Thursday's data could have some bearing on the outlook for second quarter GDP, which some economists revised lower Wednesday because of soft housing data.
Advanced leading indicators is reported at 8:30 a.m. ET, as are weekly jobless claims. The advanced indicators includes early looks at international trade and inventories which are important for the calculation of GDP growth.
"I think it'll confirm that we're still at 3.5 percent [Q2 GDP], 3.5 puts a little above 2 percent for the first half," said Diane Swonk , CEO of DS Economics.
Swonk expects 3.6 percent growth for the second quarter, after a weak first quarter, expected to be revised slightly higher to 0.9 percent when an update is released Friday. On Wednesday, Goldman Sachs economists pared back second quarter growth to 3 percent from 3.1 percent.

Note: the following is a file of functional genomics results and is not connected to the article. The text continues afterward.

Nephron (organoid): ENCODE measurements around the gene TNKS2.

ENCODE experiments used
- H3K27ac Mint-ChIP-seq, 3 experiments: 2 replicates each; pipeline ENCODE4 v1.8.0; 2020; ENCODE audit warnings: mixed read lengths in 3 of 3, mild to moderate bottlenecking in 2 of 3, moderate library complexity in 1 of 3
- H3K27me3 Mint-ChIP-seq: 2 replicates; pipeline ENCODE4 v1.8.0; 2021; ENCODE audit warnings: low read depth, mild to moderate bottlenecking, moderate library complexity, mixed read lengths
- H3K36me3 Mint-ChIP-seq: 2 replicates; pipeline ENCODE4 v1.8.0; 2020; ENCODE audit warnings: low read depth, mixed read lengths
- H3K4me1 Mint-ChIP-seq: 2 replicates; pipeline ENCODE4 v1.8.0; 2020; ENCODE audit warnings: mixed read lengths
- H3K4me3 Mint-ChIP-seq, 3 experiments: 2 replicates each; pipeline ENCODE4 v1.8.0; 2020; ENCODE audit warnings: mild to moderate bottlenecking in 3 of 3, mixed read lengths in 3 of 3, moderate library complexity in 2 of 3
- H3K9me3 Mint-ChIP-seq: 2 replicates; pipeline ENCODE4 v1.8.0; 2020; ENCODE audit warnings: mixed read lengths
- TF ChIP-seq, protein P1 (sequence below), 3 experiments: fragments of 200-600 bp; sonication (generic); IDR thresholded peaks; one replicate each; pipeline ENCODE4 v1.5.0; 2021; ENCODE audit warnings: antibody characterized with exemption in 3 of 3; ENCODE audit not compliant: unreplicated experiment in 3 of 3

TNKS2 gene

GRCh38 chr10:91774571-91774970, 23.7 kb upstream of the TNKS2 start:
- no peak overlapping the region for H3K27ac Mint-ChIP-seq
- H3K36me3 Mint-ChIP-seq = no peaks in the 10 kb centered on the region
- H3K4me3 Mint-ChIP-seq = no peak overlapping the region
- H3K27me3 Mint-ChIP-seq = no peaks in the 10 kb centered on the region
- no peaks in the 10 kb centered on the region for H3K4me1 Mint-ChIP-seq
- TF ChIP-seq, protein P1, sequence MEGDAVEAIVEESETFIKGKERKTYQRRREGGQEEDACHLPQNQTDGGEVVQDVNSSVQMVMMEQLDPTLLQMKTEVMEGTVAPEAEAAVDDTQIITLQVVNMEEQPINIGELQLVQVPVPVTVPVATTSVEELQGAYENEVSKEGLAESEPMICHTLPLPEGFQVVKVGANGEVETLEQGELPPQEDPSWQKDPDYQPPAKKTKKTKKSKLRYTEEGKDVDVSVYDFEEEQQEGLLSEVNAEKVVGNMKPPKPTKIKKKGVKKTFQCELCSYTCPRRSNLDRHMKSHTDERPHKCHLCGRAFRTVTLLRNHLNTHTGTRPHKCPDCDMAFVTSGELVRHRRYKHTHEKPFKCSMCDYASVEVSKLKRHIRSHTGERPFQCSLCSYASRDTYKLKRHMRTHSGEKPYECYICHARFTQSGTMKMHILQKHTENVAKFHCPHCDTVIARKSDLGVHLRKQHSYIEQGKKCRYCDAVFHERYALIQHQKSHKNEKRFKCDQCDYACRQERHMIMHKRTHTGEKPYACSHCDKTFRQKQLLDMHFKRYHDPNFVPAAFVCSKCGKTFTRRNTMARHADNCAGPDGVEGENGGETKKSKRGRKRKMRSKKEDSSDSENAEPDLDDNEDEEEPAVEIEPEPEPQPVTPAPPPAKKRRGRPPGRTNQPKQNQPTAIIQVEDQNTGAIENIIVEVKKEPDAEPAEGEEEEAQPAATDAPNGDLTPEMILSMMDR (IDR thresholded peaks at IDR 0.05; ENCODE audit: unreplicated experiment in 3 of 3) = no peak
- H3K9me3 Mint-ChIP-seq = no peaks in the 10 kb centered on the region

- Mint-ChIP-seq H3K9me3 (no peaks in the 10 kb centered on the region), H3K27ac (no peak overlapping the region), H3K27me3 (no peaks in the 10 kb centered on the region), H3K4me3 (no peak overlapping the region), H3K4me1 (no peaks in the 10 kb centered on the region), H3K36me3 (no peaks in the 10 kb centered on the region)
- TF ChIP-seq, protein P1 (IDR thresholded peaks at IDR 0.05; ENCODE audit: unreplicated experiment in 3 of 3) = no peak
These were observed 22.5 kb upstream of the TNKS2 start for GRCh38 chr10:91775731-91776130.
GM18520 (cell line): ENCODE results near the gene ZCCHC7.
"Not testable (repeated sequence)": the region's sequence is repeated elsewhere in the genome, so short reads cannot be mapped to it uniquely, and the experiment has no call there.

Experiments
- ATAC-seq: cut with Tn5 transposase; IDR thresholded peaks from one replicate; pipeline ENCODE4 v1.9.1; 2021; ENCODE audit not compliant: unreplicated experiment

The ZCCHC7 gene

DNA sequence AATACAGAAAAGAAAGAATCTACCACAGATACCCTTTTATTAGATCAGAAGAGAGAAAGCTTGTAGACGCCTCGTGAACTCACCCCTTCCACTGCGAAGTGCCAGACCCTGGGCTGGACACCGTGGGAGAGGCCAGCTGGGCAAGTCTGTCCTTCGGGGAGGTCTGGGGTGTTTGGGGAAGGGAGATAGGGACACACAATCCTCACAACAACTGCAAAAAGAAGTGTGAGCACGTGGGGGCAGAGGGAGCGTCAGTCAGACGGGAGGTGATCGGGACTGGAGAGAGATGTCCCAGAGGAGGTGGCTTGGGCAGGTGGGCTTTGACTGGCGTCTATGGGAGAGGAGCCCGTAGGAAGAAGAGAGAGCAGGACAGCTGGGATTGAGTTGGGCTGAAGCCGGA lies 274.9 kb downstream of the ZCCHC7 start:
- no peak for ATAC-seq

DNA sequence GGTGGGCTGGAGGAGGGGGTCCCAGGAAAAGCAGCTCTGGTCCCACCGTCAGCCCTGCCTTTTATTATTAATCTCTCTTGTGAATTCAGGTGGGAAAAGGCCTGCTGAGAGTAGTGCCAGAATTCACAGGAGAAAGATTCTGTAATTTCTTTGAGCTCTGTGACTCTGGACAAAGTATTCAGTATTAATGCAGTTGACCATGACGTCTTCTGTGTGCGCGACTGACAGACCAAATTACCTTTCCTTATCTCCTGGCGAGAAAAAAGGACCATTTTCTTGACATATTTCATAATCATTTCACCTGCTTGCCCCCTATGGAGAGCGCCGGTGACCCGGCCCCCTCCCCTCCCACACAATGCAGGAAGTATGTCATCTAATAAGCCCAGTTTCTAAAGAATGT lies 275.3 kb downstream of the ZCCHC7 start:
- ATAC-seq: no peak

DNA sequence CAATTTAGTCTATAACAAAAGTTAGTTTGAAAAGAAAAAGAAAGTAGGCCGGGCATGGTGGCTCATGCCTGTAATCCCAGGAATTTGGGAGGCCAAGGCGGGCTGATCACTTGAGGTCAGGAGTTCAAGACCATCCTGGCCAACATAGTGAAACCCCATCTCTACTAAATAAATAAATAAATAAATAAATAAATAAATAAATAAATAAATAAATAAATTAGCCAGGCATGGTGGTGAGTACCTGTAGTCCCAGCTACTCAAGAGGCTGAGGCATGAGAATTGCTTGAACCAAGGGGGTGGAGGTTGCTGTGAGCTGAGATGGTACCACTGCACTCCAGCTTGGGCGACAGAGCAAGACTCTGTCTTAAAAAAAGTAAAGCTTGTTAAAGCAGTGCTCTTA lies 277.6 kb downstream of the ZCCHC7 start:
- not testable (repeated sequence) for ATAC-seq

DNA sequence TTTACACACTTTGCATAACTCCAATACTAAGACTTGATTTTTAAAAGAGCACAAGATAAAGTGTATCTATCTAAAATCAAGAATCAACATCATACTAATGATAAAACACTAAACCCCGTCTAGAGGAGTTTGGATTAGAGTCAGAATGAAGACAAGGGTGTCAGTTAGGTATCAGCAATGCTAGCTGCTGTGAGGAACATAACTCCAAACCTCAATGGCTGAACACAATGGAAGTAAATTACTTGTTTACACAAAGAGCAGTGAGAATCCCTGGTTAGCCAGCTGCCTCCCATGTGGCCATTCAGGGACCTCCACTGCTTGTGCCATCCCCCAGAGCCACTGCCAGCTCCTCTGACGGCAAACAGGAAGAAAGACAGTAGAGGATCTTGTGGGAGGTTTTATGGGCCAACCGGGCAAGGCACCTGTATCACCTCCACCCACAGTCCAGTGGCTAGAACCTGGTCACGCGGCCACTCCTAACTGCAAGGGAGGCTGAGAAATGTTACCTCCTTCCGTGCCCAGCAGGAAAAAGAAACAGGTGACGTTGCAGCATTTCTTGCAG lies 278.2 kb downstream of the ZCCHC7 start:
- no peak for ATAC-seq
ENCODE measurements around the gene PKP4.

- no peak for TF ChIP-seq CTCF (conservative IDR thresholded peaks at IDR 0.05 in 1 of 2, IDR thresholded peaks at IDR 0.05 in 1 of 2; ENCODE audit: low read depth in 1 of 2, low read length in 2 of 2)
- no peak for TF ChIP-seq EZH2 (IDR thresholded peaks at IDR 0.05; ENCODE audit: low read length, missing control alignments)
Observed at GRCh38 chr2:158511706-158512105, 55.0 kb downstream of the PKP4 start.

Goldman economists noted the 2.3 percent sales decline in April home sales from March, to 5.57 million units, was still near the March cycle-high. The data followed an 11.4 percent drop in April new home sales on Tuesday. "The recent softening in existing home sales, new home sales, and starts likely reflects the lagged impact of higher mortgage rates," the economists said.